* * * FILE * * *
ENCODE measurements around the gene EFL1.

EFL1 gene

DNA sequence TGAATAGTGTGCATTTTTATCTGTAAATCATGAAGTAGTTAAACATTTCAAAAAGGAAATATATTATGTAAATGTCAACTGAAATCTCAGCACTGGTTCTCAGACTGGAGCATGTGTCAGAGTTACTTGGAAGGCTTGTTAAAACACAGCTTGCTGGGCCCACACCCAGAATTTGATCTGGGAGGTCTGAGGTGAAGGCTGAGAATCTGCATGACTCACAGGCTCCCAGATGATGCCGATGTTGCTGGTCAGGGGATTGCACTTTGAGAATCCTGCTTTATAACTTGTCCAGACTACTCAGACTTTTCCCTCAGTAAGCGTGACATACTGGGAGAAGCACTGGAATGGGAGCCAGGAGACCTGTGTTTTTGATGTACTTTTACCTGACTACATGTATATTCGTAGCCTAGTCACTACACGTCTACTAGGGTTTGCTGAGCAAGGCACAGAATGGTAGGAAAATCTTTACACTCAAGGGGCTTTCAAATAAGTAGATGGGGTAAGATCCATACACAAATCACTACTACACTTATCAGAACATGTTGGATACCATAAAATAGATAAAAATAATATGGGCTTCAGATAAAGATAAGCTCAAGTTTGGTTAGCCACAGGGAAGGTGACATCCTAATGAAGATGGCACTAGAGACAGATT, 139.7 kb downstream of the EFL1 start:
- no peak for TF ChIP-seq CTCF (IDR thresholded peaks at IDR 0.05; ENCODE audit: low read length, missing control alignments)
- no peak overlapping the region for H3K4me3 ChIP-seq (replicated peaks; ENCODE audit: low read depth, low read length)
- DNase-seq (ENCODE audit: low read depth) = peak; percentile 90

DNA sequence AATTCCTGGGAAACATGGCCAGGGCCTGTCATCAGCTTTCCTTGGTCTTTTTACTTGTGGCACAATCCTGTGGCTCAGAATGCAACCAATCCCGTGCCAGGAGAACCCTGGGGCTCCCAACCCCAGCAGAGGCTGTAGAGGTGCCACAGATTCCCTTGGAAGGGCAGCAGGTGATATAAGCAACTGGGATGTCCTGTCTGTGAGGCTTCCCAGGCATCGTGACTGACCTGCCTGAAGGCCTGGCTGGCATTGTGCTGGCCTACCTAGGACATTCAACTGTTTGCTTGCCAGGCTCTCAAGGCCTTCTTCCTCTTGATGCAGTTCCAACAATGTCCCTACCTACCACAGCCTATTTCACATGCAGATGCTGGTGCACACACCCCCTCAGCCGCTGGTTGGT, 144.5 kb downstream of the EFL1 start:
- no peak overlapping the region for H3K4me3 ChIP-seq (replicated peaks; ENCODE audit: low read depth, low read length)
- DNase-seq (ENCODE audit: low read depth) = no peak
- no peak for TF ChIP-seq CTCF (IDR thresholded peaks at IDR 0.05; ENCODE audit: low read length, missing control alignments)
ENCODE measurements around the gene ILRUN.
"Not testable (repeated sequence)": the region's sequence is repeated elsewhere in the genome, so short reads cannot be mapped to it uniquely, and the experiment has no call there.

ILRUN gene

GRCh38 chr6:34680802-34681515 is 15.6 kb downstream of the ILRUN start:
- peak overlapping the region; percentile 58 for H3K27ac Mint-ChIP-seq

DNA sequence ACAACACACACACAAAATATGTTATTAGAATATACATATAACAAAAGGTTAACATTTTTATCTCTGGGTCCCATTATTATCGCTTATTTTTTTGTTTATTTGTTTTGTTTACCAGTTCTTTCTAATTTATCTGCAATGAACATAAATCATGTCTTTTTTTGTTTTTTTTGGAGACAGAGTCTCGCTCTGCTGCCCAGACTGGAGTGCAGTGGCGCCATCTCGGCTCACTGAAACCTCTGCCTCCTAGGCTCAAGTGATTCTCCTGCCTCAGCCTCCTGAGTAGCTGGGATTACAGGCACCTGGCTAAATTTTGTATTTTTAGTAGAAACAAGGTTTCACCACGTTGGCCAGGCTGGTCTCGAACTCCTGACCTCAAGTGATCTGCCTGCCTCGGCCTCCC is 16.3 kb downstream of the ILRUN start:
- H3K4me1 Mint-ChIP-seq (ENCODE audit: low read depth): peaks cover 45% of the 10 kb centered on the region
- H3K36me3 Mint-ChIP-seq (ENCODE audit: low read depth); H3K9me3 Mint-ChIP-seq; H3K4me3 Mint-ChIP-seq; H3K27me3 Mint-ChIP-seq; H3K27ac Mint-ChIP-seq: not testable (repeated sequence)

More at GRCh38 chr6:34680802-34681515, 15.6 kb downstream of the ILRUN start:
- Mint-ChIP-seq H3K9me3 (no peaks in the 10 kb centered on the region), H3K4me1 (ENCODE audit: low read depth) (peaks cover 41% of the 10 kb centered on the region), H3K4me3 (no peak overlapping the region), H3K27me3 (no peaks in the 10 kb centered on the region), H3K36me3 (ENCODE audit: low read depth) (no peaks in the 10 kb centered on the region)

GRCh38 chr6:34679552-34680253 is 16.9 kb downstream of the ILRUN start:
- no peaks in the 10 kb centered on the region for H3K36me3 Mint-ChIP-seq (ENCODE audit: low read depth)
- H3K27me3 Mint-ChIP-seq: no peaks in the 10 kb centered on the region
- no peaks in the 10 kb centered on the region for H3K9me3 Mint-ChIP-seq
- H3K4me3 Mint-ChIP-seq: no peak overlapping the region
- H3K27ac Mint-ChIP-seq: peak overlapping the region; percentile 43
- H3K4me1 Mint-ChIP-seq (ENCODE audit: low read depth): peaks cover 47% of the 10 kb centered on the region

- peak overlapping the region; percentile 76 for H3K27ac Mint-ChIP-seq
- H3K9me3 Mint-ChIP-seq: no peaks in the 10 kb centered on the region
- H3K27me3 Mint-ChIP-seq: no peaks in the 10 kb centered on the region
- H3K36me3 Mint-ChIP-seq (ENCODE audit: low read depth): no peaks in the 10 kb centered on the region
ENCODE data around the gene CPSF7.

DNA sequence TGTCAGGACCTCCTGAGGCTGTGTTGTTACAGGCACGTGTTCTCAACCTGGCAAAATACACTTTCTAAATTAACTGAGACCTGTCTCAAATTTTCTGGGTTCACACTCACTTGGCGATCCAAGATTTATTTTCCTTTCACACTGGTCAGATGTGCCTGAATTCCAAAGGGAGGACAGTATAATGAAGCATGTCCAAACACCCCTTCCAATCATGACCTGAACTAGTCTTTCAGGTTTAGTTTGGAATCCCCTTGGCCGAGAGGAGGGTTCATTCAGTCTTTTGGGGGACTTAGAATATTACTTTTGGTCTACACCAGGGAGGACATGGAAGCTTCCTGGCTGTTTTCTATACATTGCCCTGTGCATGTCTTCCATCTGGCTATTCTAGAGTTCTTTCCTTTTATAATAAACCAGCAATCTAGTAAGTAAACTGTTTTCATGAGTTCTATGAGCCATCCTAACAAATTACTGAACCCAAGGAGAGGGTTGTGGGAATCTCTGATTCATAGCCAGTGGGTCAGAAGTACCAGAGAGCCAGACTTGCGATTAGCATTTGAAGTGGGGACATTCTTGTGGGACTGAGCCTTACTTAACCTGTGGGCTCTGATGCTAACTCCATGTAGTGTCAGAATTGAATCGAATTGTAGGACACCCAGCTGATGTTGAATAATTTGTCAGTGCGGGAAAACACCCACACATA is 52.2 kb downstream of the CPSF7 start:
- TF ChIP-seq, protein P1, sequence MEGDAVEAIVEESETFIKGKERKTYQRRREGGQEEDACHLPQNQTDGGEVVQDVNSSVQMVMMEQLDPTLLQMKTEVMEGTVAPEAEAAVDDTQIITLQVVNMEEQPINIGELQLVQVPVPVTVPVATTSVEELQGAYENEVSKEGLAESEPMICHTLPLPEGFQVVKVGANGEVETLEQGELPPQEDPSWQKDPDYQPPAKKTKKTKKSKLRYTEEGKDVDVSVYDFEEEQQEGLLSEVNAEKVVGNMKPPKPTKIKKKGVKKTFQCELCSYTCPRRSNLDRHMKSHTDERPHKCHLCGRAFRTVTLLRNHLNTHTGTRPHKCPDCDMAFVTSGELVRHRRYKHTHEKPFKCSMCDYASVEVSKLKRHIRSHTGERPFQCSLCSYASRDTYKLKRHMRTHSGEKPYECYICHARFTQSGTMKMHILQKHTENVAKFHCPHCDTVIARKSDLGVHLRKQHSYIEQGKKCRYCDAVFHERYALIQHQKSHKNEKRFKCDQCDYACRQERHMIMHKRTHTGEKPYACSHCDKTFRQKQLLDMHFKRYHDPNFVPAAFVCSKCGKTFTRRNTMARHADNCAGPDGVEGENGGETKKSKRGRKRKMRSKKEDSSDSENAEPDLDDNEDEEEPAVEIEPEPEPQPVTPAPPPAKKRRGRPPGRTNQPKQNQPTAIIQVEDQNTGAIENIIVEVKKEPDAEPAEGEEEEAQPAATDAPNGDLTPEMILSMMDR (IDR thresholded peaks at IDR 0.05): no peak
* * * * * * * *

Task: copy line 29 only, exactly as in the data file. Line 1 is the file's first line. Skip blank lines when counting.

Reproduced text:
- H3K9me3 Mint-ChIP-seq: no peaks in the 10 kb centered on the region